Ask the expert: Our son is terrified at night since break-in

Tue, Feb 25, 2014, 01:00

Q I was wondering if you could offer any advice with regard to our seven-year-old son and his sleep pattern. Over a month ago he learned of a break-in to a classmate’s house at night . He has since developed a fear of being left alone in his room and insists that we stay with him at nigh t until he goes asleep with lights left on on the landing .

This invariably leads to him coming in to us in the middle of the night and refusing to sleep in his own bed. What normally happens is that we end up moving in to his bed and everyone gets a poor night’s sleep. Any suggestions you have would be most welcome.

A Triggered by fears related to his classmate’s break-in, it sounds like your son is experiencing separation anxiety, particularly at night when he ready for sleep. In bed alone at night can be a particularly hard time for anxious children as they can ruminate about worries and daily stresses.

Such anxiety can make it harder for them to sleep, which in turn can cause them to worry more and it can become a vicious cycle. Indeed, children who find it hard to sleep can worry about the fact that they are not sleeping, which only adds to the problem.

As a result, it is understandable for children to seek out their parents when they are worried and usually their
presence helps them relax and get back to sleep.

Of course, parents should respond warmly to these requests in the short term. However, the problem is that, if it becomes a habit, the child can lose the ability to fall asleep by themselves and become
dependent on their parents to help them to drop off.

As in your case, this means that when your son goes through a period of light sleep or wakes up at night (a very normal occurrence), rather than going back to sleep quickly, he will immediately seek you out and go into your bed to get back to sleep.

As you have discovered, this can invariably lead to bed hopping and a poor night’s sleep for everyone.
Managing anxiety/ encouraging good sleeping patterns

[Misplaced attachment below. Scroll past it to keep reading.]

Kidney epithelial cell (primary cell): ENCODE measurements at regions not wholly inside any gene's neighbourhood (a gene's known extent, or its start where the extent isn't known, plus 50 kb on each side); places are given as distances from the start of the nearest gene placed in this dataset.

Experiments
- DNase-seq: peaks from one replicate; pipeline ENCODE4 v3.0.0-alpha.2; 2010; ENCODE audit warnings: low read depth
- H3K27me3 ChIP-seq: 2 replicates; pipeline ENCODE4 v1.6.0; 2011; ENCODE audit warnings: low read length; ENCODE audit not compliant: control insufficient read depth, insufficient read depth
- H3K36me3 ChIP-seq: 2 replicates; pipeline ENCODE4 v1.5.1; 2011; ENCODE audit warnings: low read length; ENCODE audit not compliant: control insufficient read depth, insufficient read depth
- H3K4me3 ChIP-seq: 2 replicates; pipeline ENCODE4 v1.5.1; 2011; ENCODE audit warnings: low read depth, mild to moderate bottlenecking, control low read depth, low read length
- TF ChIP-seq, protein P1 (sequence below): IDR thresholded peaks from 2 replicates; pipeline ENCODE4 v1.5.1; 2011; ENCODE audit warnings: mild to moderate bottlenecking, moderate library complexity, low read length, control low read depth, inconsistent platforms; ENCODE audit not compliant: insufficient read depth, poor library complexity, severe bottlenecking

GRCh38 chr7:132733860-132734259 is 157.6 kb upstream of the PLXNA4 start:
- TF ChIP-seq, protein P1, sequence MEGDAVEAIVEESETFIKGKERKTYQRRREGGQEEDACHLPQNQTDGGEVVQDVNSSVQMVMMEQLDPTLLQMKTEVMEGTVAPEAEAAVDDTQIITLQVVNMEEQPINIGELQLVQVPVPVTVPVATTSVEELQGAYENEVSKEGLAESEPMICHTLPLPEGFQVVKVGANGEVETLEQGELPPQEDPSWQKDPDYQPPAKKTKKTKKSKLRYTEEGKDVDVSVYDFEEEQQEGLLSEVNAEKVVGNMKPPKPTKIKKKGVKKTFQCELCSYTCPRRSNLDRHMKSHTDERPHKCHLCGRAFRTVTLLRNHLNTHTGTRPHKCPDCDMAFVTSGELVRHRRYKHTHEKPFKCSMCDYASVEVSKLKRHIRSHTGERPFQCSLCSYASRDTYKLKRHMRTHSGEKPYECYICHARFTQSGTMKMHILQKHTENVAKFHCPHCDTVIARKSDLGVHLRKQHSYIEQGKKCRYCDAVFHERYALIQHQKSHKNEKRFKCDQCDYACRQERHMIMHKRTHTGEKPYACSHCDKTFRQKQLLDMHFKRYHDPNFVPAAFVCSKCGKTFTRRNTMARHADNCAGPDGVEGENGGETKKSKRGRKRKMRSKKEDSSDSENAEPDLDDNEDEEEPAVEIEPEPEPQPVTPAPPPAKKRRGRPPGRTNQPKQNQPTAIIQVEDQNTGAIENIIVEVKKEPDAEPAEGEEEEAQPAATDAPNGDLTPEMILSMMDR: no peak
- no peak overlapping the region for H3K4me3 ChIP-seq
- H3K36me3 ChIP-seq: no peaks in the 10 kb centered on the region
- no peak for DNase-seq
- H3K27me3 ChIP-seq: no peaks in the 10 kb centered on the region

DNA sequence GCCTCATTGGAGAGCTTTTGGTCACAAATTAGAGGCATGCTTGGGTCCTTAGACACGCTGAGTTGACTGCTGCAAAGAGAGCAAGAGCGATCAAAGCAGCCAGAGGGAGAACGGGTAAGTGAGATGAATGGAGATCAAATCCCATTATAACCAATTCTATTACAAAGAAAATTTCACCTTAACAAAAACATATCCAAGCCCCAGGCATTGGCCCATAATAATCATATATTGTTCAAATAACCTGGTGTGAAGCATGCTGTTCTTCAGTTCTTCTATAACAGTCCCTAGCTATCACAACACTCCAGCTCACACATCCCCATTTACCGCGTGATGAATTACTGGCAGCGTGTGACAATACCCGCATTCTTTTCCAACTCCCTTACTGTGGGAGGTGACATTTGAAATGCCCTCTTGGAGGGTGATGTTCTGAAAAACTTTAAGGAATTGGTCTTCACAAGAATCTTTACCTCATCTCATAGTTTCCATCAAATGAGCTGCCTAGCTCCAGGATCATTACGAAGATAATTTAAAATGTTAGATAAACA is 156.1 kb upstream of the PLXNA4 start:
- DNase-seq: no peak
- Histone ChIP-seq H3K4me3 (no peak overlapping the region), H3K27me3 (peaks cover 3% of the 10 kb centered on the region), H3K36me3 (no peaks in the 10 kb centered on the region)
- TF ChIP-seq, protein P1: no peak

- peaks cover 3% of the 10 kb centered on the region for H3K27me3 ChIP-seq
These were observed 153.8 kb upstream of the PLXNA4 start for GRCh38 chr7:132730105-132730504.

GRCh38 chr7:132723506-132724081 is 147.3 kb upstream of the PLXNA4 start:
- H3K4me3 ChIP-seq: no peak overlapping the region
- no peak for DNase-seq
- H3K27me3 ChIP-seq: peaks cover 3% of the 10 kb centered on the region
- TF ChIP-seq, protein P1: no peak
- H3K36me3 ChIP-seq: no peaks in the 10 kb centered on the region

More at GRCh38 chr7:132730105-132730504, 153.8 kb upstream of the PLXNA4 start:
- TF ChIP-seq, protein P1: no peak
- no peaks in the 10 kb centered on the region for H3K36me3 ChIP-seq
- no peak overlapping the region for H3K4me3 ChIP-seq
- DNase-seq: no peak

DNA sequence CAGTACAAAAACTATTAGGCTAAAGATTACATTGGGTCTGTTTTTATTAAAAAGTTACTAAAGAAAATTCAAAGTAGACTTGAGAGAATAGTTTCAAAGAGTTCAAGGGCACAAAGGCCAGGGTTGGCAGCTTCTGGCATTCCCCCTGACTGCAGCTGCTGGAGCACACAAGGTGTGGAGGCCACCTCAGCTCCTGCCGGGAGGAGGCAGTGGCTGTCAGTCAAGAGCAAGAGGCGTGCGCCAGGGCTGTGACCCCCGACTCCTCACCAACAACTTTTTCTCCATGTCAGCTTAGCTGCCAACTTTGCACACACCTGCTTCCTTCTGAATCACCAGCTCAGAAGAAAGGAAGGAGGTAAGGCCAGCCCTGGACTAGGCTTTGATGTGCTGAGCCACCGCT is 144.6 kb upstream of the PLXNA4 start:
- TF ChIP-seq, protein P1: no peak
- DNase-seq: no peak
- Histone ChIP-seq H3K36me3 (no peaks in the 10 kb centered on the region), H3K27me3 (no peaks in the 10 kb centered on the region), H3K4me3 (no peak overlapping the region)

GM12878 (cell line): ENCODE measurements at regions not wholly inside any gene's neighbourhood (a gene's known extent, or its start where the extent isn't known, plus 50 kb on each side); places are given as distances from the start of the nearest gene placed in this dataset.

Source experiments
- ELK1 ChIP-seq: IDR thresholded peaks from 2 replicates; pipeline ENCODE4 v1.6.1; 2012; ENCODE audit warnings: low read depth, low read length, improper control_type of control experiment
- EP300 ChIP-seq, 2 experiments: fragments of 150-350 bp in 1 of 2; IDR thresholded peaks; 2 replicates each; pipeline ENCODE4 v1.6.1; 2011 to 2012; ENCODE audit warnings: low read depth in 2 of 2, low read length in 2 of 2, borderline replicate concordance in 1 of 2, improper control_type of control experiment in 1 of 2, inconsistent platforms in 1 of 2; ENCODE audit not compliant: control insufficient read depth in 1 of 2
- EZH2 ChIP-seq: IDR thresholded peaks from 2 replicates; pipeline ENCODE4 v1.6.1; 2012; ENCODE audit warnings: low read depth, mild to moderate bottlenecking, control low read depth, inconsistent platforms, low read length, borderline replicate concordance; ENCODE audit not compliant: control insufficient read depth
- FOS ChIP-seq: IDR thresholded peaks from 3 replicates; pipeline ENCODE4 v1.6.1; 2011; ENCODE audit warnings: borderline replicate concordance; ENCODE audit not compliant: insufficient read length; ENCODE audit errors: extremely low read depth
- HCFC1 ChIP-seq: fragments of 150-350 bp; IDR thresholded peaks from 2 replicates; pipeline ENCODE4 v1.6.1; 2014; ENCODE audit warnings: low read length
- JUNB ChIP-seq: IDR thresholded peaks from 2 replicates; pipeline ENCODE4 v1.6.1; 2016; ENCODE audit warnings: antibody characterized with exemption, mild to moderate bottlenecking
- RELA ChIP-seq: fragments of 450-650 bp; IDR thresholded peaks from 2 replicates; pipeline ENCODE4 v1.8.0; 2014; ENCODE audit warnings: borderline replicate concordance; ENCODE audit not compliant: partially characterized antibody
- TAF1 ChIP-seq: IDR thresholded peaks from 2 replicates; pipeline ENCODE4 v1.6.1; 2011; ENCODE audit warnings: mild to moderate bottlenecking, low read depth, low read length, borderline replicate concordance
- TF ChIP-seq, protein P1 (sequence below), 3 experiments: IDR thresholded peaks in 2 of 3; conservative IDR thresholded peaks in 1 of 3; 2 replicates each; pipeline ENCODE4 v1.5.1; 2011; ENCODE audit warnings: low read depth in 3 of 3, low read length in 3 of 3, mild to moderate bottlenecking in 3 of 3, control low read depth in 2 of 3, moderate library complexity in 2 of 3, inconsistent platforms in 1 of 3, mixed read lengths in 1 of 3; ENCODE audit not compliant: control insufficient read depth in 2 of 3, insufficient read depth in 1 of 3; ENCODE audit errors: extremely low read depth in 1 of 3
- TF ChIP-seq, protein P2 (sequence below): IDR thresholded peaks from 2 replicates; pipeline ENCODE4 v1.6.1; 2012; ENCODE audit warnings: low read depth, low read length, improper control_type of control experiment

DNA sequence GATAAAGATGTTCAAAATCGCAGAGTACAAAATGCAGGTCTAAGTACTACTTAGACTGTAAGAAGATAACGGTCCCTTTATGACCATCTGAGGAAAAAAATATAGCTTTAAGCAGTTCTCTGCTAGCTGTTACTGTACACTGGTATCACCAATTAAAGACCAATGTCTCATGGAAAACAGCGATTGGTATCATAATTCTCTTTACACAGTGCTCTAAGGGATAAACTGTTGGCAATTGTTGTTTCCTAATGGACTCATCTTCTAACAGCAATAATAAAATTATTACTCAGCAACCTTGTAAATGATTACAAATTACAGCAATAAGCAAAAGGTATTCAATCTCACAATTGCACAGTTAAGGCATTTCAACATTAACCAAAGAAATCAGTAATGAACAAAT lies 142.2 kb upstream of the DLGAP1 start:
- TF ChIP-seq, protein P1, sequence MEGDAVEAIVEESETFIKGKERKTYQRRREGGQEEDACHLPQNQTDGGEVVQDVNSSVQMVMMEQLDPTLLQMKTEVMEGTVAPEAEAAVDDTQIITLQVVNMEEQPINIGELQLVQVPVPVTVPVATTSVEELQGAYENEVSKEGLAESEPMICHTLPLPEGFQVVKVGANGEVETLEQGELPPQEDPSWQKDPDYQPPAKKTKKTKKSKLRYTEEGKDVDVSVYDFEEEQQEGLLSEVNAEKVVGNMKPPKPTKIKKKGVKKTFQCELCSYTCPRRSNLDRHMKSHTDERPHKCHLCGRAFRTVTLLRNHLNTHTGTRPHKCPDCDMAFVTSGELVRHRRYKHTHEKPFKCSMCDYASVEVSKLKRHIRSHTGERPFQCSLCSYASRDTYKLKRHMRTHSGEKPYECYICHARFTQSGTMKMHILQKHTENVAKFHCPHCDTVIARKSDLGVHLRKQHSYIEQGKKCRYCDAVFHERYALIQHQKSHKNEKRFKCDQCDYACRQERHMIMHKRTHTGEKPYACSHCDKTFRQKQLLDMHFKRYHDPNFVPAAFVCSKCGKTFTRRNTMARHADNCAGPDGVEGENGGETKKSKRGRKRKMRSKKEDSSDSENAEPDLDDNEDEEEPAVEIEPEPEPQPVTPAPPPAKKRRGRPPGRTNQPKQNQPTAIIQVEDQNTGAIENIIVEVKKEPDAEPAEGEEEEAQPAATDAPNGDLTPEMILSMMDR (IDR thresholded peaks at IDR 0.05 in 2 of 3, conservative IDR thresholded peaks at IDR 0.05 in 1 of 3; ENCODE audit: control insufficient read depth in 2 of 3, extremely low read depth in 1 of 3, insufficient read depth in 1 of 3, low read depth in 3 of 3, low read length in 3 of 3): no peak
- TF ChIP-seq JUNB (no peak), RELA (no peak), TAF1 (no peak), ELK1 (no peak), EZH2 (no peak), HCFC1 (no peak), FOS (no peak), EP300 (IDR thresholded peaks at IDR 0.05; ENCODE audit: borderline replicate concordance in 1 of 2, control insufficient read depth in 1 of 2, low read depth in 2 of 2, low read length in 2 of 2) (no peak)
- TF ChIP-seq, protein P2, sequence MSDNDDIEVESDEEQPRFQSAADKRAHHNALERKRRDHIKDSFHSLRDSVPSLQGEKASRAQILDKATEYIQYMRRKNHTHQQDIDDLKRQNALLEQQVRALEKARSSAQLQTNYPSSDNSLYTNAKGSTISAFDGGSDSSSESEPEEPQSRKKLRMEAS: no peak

So, how can you break this pattern and how can you do it in a way that encourages your son to manage his anxiety? Generally, it is not best to tackle this during the night waking when everyone is tired and likely to be fractious (as getting frustrated with your child is likely to make him feel rejected and even more anxious).

Instead, the key is to change the bedtime routine. You want to gradually help your son re-learn how to relax himself and to get to sleep by himself. Below are some steps:


Establish a relaxing bedtime routine
Set up a bedtime routine that starts early and includes a wind-down period. For example, this might include:
n Playtime

n Supper time
n A night-time chat
n Teeth-washing/ pyjamas
n Story time

Included in this routine should be a “worry” or “talking” time when you give your son space and time to express his worries and to chat about what is on his mind. During this time, be a good listener, and encourage your son to express his thoughts and feelings.

At the end, you can be reassuring about what he is worried about ( “all is fine ” or “you are safe in this house ”, and so on ) and then concentrate on relaxation and winding down.


Help him fall asleep by himself

Break the pattern of staying with him as he falls asleep. Do this gradually at his pace. For example, you might say that rather than lying on his bed, you will sit in a chair in his room and when he is successful at this, the next night you then sit outside on the landing .

Don’t talk at these times (as talking time is over and could distract him from sleeping) and instead do something relaxing or productive for yourself ( such as reading).

Alternatively, you can break the pattern by returning to check on him periodically. Leave him alone to fall asleep, but agree that you will return to him in five minutes but only if he is lying quietly in his bed trying to sleep. As he gets used to the fact that you will return, you can extend the time you leave him for.

The key to making this method work is to make sure you return to him before he gets agitated or gets out of bed to look for you. He quickly becomes reassured by the fact that you will return and that you are close by and this helps him sleep.


Coach your son in relaxation strategies

Coach your son in relaxation strategies that he can use to help himself. You can teach him how to relax by being attentive or mindful of his breathing or by systematically going though each part of his body, taking time to first tense and then relax the muscles.

Alternatively, you can help think of a happy event that happened in the day or to imagine in detail a safe place he likes to go to. Often it is best to do these relaxation strategies together and to make them part of the bedtime routine.

As a therapist, one of things I like most about working with anxious children is that they usually are very co-operative and frequently they have great imaginations. Unfortunately, their imaginations are employed against themselves to visuali se negative and worrying events. The goal is to help them turn this round and to use their imagination to visuali se positive outcomes, happy events, and the things they are grateful for in their lives.

Finally, if the problem does not improve over time, do seek the support of a mental health professional in your local primary care centre.

Dr John Sharry is a social worker and founder of the Parents Plus Charity. His new courses on ‘Parenting 3-10 year olds’ and ‘Parenting Teenagers’ are starting on Thursday, February 27th, at Wynns Hotel in Dublin city centre .

See solutiontalk.ie

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